For those of you interested in applying for a PhD position in the Netherlands, it's important to know that the procedures in the Netherlands are different from those you commonly read about, for example in the United States.
In the United States, you have to apply for a program, and the procedures are similar for a master's degree and a PhD. It's essentially based around the idea of applying to get into a graduate school program.
In the Netherlands, PhD students are considered employees of the university, so the application is much more like a job application. To help you understand how the process works in the Netherlands, here are a few things you need to know:
1. It's a job
In the Netherlands, you traditionally are a salaried employee of the university during your PhD. This means you have social security, build up retirement funds, pay taxes, and are expected to perform like an employee, fulfilling certain functioning criteria. When you inform about a PhD position and talk to your possible supervisor, you should keep this in mind.
2. Start date is not related to a semester
Just as for a job, your start date doesn't depend on the beginning of a certain semester. It depends on when your funding requires you to start and when your paperwork can be finished up (which can take some time if you need a work permit).
3. The coursework is limited
By now, it's common in the Netherlands to require some credits in a Graduate School, but often these are shorter courses. There is no traditional coursework as in more coursework-based PhD programs. The main part of your assignment will be research, with some teaching assistance possibly.
4. The position is related to a PhD position opening
You can always inform if there's a possibility to work on a PhD in a certain research group, but unless you would be self-funded, you can only be hired when there is an opening related to a certain project. That project needs to have the funds to pay for your salary. Some countries also offer scholarships, but these typically still require some matching of funds by the university in the Netherlands.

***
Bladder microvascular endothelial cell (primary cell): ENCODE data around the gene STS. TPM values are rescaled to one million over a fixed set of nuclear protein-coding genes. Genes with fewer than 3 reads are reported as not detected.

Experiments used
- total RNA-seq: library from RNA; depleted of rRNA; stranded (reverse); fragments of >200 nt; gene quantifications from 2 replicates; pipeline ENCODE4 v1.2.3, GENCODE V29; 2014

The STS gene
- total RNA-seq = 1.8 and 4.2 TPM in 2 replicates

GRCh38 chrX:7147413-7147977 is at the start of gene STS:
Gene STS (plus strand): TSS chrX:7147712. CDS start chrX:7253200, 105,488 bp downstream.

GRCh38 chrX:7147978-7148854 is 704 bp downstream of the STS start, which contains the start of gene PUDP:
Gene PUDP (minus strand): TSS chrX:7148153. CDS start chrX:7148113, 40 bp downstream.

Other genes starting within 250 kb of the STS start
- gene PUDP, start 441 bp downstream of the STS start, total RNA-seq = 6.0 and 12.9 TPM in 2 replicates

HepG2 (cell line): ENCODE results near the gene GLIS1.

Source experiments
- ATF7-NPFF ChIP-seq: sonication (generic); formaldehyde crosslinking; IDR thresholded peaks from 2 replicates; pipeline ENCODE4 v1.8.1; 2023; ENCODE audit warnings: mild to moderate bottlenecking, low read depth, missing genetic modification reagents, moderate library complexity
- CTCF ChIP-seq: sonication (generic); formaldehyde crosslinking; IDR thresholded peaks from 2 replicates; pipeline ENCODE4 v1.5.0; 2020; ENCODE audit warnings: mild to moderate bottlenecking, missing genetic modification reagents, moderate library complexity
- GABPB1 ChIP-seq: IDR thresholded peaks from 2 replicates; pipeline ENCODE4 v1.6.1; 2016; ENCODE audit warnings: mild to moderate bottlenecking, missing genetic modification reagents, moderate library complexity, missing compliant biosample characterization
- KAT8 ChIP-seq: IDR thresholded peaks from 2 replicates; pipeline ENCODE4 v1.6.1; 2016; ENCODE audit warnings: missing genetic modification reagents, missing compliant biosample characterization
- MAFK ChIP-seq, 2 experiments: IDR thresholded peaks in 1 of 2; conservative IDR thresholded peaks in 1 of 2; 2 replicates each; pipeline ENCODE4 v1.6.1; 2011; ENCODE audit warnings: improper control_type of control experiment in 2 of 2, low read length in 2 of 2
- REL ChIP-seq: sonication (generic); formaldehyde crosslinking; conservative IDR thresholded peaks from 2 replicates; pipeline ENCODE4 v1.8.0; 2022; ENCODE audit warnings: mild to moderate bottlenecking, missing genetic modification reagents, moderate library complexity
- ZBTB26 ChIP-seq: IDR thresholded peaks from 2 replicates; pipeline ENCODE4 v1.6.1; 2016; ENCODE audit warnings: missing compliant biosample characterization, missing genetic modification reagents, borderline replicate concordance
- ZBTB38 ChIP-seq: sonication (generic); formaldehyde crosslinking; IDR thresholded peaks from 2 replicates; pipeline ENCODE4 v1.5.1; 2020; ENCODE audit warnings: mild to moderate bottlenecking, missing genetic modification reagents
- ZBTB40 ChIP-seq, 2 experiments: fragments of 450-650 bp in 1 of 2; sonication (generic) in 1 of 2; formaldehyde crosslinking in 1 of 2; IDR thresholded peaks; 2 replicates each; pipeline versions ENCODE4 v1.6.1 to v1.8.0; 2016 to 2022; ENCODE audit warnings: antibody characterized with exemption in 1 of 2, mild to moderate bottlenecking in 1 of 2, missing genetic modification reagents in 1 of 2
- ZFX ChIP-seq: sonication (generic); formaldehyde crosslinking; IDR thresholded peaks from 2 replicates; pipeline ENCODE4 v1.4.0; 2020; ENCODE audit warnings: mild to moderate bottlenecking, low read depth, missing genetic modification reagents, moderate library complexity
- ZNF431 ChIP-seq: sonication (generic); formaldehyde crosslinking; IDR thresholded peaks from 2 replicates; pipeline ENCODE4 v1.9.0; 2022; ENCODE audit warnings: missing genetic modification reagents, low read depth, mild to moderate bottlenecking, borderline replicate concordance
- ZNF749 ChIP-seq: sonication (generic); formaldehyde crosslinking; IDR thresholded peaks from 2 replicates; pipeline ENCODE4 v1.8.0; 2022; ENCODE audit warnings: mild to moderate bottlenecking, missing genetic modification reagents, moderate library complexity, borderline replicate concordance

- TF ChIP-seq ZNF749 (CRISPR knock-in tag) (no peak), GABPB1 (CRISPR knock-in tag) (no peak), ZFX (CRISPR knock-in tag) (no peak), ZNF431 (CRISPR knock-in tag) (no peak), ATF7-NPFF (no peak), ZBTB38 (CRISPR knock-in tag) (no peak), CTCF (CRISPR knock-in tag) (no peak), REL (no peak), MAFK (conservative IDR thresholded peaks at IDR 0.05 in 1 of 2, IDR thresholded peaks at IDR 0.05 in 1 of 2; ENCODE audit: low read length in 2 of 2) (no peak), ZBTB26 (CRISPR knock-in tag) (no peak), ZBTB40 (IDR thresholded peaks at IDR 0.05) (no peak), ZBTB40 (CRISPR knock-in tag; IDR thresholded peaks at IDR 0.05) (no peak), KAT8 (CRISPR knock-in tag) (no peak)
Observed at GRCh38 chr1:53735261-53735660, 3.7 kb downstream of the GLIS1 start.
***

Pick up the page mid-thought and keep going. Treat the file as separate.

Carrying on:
There's a lot of candidates who cold email a professor to see if they can get a position. In fact, that's how I ended up getting my PhD position in the Netherlands. I was at Georgia Tech at that time, and the financial crisis of 2008 made the prospects of staying there very difficult. I remembered that we had learned about the work of Prof. Walraven from Delft during my studies in Brussels, so I looked on the website what his research group was working on, and it mentioned they'd start a large project on the shear capacity of existing bridges shortly - so I cold-emailed him asking if they still had an opening, and about a month later, his secretary invited me for an interview.
As I'm now on the "other side", I receive a lot of cold emails. The emails that I mostly ignore, are the ones that clearly show the person who wrote me, didn't look at the work I'm actually doing, and is sending a standard email to thousands of possible supervisors. If you want to cold email a professor, make sure you know what their research area is about, and explain why you could be a good candidate for research on a certain topic. It helps if you have had the chance to personally talk to someone at a conference! If that's not an option, make sure your email shows that you are really interested in a certain research group and topic, and that your background matches the research group (or explain why you want to make a switch in field of expertise).
I hope this information helps you when you plan to apply for a position, and good luck! Start browsing current PhD positions on AcademicTransfer.
Beyond the PhD
Curious about your career options after the PhD? With the Career Navigator you can explore career paths for researchers in and outside academia.